A wee boy was sitting in the pew and looked with confusion at a priest in front of him. The priest was holding something white in his hand, both his hands raised above his head; clearly, the priest was showing something. The boy’s confusion sprang from the obvious disparity between what was being shown and the words uttered by the priest: ‘Behold the Lamb of God.’ In the boy’s eyes, the white thing held by the priest didn’t resemble in the slightest the animal mentioned by the priest. Nearly half a century later the same boy – though not a boy anymore – regularly does and says exactly the same as what that priest did and said. The boy – though not a boy anymore – wonders if people looking at him are as confused as he was as a wee boy…
You might think that the boy wasn’t particularly clever; well, if that’s the case, I can tell you that nothing has really changed in that respect, though he’s not a boy anymore. But I’m sure, he wasn’t the only one confused to hear the phrase that doesn’t match the visual. I’m pretty certain that those who heard John the Baptist saying ‘Look, there is the lamb of God that takes away the sin of the world’ looked with confusion at the man in his thirties, pointed out by John. It was a strange title to give to anyone; in fact, in such a context it’s used only twice, in both instances in the Gospel of St John, by John the Baptist and just a few verses apart. In quite a similar context, the Lamb of God appears again in the Book of Revelation, ascribed to – yes, you guessed right to the author of the Gospel of St John.
There are two important aspects at play here and we have to look closer at each to understand what’s going on. Firstly, what does John the Baptist refer to by using the title ‘the Lamb of God’? You might remember the story of Abraham, the founding father of the people of Israel. He had his only son at an age when people don’t usually have children anymore. God tested him by asking Abraham to offer his only son Isaac as a sacrifice; essentially to kill him. The father and son had a deeply moving conversation while walking to the top of the mountain, where Abraham was to make the sacrifice. When Isaac, unaware of the imminent danger, asks ‘where is the lamb for a burnt offering?’ his father Abraham gives an evasive response ‘God himself will provide the lamb for a burnt offering.’ The sentence turned out to be prophetic. Abraham was stopped just before he dealt the blow and finding a ram caught in the thicket by its horns, he offered that animal. That prophecy seemed to be fulfilled again when the blood of a sacrificial lamb was used in Egypt to mark the Israelites’ houses. It saved them from the slaughter of the first-born that swept Egypt and led to leaving for the Promised Land. The Israelites celebrate that to this day as their most important feast: the Passover. However, Christian theology sees Jesus as the ultimate fulfilment of Abraham’s prophecy: ‘God himself will provide the lamb for a burnt offering.’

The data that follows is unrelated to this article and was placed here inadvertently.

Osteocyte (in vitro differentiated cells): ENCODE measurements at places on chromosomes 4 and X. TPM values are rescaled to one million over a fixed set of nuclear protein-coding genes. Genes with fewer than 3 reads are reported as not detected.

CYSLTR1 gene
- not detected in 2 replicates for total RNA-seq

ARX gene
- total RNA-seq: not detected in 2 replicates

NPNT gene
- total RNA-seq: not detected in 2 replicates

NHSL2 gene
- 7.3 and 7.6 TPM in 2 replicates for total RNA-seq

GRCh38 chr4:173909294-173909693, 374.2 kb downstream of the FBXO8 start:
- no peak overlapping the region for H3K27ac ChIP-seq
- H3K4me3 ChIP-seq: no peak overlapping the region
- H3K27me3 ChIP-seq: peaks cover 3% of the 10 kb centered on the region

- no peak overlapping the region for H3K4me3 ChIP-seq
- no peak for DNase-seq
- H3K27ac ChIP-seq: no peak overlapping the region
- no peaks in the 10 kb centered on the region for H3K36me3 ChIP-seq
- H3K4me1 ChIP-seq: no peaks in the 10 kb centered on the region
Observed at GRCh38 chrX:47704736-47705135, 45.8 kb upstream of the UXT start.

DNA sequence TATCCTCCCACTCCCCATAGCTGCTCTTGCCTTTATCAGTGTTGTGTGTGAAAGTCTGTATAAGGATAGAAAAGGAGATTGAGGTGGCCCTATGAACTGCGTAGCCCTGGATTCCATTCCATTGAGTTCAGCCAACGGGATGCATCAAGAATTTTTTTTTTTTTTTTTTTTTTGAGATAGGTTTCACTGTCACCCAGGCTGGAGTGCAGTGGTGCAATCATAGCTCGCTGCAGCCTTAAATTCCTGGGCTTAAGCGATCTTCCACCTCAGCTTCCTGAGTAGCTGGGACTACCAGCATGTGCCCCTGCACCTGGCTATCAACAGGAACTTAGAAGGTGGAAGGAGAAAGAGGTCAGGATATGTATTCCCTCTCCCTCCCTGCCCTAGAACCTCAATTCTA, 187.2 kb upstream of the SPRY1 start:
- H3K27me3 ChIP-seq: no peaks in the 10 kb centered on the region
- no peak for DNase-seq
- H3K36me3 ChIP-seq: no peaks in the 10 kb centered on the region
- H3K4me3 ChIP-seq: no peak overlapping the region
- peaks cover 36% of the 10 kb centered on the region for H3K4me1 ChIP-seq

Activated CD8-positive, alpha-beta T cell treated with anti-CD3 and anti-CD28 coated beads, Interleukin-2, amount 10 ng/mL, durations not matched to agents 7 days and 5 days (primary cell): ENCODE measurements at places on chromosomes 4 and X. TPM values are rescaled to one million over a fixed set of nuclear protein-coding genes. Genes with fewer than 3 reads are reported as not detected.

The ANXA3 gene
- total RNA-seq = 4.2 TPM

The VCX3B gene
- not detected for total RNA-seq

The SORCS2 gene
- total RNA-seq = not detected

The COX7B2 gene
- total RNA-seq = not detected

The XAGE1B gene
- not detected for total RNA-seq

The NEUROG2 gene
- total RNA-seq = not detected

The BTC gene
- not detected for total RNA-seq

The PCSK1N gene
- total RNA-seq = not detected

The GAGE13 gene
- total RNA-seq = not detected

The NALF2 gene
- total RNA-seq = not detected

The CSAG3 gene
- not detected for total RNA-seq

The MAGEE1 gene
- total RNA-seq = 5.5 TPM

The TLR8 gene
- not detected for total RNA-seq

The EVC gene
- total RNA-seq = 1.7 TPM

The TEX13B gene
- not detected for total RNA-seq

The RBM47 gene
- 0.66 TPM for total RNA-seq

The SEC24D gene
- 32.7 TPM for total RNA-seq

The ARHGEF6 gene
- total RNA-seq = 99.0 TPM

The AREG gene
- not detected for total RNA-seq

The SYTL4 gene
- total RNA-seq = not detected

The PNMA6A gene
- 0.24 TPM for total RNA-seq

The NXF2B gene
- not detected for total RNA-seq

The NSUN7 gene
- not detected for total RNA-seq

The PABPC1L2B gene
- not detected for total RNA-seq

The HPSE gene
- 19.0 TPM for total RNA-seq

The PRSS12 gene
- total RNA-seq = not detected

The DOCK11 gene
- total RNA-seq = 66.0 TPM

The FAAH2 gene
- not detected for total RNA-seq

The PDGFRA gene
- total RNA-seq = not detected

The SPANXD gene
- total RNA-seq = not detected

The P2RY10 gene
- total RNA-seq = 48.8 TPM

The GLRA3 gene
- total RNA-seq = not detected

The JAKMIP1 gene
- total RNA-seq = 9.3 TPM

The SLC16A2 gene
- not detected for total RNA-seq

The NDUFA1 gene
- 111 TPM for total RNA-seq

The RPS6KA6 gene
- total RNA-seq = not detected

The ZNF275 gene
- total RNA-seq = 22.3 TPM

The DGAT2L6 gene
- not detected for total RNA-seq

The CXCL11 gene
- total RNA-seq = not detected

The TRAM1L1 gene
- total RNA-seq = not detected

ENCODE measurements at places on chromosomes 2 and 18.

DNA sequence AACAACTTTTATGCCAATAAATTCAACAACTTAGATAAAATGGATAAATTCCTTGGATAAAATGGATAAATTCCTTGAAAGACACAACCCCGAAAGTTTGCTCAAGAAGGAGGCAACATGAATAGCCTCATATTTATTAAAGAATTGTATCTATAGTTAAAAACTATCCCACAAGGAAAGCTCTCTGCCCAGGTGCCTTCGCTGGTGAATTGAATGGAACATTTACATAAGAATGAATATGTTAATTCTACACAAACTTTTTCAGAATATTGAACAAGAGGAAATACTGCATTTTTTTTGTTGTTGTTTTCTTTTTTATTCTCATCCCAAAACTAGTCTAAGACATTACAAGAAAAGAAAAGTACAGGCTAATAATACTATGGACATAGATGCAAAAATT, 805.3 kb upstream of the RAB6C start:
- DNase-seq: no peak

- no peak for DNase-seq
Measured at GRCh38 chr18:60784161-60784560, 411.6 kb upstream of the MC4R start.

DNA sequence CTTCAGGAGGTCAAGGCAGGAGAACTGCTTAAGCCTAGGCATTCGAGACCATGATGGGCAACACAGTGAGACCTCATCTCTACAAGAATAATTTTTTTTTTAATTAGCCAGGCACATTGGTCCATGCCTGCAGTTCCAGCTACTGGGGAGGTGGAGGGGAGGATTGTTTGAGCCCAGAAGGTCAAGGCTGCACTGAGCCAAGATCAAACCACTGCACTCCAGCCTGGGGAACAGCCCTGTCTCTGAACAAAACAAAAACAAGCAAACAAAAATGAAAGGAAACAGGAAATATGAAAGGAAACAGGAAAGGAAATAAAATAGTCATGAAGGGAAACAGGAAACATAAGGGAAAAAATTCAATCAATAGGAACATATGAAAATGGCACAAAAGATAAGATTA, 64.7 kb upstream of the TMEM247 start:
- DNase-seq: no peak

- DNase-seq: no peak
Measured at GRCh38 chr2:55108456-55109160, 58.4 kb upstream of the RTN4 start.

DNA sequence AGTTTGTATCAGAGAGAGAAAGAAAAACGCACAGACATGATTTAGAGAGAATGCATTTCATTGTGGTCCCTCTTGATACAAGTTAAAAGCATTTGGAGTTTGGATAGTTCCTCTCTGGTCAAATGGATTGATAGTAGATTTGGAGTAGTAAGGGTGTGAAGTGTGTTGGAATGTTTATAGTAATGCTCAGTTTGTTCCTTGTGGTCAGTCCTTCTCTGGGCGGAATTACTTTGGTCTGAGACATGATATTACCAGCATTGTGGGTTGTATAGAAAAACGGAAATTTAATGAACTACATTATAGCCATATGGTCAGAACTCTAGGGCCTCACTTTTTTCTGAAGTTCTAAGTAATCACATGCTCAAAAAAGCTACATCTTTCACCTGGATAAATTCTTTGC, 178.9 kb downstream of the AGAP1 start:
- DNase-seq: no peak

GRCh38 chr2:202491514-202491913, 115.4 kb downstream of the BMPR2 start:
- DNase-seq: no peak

That theological perspective takes us nicely to the second important aspect of today’s gospel. As I mentioned earlier on, Jesus was called the Lamb of God only twice in the gospels, and only in the Gospel of St John. Matthew, Mark and Luke, the authors of the three other gospels, used many other so-called titles, like the Christ/the Messiah, the Lord, Son of Man, Son of David and so on. All of those titles were more or less associated with power and might, in line with the then predominant traditions and expectations. Now I’m going to trivialise things a bit in order to give us a better understanding. The gospels by St Matthew, St Mark and St Luke were more like recruitment tools, a bit like an attractive, shiny and colourful prospectus for a university. The gospel of St John was addressed to well-established Christian communities growing in faith; it was more like a proper study programme. St John’s gospel was a meditation or contemplation on the deepest meaning of Jesus’ redemptive mission. There are precious few spectacular, miraculous actions performed by Jesus; those we find in St John’s gospel are wrapped in or followed by lengthy explanations, usually in the form of Jesus’ speeches. St John has no need for the powerful and almighty ‘action-man’, miracle-worker so familiar to the gospels of Matthew, Mark and Luke. According to John, the transformative power of Jesus springs from the selfless, ultimate sacrifice He made on the cross. John called Jesus the Lamb of God in the opening scene of his gospel to set the stage, to present the perspective from which his readers should look at and interpret his gospel all the way to the crucifixion, when the perfect Lamb of God sacrificed himself for the sin of the world.
The wee boy, confused by what he saw and heard, eventually grew in the academy of the gospel to understand what the Lamb of God means. The wee boy – though not a boy anymore – understands now that when he receives the body of the Lamb of God, he draws from the inexhaustible source of life and mercy, Jesus himself. By the way, the wee boy’s name was Tad.